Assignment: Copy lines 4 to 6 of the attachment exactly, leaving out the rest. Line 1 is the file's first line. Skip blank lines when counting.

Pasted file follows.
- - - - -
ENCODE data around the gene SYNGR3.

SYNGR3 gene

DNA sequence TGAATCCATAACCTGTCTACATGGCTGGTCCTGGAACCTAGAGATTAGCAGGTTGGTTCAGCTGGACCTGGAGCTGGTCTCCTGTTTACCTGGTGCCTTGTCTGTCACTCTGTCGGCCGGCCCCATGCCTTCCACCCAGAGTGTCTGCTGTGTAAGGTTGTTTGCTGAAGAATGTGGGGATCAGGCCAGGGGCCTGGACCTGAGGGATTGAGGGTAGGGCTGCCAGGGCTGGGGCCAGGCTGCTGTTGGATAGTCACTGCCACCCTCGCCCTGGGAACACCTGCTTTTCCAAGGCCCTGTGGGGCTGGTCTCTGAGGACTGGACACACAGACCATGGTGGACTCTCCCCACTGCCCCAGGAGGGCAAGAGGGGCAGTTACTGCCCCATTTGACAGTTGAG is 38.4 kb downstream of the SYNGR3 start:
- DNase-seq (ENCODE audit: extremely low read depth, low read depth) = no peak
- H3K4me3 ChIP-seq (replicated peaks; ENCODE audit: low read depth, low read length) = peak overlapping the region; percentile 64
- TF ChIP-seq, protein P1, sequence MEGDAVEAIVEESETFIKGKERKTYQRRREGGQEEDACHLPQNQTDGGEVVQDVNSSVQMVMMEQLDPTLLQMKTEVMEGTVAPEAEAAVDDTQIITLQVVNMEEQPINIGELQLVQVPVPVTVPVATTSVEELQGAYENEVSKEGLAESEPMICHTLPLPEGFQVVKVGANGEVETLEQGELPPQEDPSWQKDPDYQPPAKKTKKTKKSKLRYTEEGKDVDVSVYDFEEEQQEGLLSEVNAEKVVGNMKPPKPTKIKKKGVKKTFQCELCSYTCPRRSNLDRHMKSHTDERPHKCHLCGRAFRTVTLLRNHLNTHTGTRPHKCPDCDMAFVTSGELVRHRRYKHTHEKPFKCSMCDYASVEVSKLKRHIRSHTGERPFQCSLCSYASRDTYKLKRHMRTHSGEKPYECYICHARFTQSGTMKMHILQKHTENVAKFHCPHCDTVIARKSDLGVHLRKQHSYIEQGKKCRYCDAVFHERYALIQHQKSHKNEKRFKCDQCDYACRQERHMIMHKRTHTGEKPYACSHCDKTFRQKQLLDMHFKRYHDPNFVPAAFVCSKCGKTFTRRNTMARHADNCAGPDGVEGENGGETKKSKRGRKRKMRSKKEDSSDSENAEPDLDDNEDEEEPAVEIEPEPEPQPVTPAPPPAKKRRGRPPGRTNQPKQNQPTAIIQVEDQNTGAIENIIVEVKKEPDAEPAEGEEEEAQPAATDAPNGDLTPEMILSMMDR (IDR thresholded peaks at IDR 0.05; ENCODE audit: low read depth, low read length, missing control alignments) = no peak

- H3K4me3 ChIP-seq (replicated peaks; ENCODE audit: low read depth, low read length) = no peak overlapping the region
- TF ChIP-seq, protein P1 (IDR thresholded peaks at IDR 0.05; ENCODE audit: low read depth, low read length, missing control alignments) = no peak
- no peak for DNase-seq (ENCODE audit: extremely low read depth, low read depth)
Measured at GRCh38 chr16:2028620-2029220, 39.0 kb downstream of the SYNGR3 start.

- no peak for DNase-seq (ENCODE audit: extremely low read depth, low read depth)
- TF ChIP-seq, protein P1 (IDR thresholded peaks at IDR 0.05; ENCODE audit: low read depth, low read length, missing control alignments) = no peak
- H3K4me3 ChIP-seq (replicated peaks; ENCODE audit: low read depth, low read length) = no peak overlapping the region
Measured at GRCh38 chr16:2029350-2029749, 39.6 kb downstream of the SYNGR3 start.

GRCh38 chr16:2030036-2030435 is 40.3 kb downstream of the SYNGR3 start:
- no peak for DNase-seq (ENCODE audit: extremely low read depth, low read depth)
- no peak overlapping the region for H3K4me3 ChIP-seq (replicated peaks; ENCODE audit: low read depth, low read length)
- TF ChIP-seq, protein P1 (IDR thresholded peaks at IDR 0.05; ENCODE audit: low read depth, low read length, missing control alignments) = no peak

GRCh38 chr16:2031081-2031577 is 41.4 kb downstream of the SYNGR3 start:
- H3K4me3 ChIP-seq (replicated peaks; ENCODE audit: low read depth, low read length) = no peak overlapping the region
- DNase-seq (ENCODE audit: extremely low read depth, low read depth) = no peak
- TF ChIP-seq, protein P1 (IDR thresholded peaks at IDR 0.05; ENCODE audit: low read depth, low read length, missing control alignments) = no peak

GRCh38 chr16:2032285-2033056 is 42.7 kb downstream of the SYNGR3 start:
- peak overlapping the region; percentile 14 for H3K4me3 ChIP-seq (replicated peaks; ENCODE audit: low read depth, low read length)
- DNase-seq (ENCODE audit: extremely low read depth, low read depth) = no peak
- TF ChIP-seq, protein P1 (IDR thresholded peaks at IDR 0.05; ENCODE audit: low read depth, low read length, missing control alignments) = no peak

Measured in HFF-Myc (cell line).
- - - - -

- DNase-seq (ENCODE audit: extremely low read depth, low read depth) = no peak
- H3K4me3 ChIP-seq (replicated peaks; ENCODE audit: low read depth, low read length) = peak overlapping the region; percentile 64
- TF ChIP-seq, protein P1, sequence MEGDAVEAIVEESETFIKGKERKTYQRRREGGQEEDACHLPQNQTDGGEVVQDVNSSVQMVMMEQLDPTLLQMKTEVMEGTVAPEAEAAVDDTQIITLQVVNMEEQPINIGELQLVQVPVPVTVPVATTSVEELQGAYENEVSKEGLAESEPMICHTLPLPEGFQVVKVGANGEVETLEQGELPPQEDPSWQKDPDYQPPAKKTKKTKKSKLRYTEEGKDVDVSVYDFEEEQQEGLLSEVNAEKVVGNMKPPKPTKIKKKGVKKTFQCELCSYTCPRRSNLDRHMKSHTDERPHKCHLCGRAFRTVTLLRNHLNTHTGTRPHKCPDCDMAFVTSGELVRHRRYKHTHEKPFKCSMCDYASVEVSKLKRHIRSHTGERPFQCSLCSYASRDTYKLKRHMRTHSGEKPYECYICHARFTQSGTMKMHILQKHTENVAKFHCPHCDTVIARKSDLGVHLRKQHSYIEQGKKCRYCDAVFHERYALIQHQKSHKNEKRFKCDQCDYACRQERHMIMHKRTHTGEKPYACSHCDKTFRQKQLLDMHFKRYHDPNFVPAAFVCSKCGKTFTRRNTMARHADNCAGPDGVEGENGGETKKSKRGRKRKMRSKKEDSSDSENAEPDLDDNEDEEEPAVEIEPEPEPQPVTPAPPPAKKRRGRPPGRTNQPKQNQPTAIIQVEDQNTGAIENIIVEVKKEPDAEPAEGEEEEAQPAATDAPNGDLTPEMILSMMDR (IDR thresholded peaks at IDR 0.05; ENCODE audit: low read depth, low read length, missing control alignments) = no peak